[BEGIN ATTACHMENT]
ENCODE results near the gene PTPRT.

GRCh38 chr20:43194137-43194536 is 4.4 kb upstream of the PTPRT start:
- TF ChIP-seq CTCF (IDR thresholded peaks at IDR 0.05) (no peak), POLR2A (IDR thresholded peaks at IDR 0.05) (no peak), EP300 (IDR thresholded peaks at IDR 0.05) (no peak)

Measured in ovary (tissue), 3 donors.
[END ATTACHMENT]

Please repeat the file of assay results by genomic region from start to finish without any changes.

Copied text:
ENCODE results near the gene PTPRT.

GRCh38 chr20:43194137-43194536 is 4.4 kb upstream of the PTPRT start:
- TF ChIP-seq CTCF (IDR thresholded peaks at IDR 0.05) (no peak), POLR2A (IDR thresholded peaks at IDR 0.05) (no peak), EP300 (IDR thresholded peaks at IDR 0.05) (no peak)

Measured in ovary (tissue), 3 donors.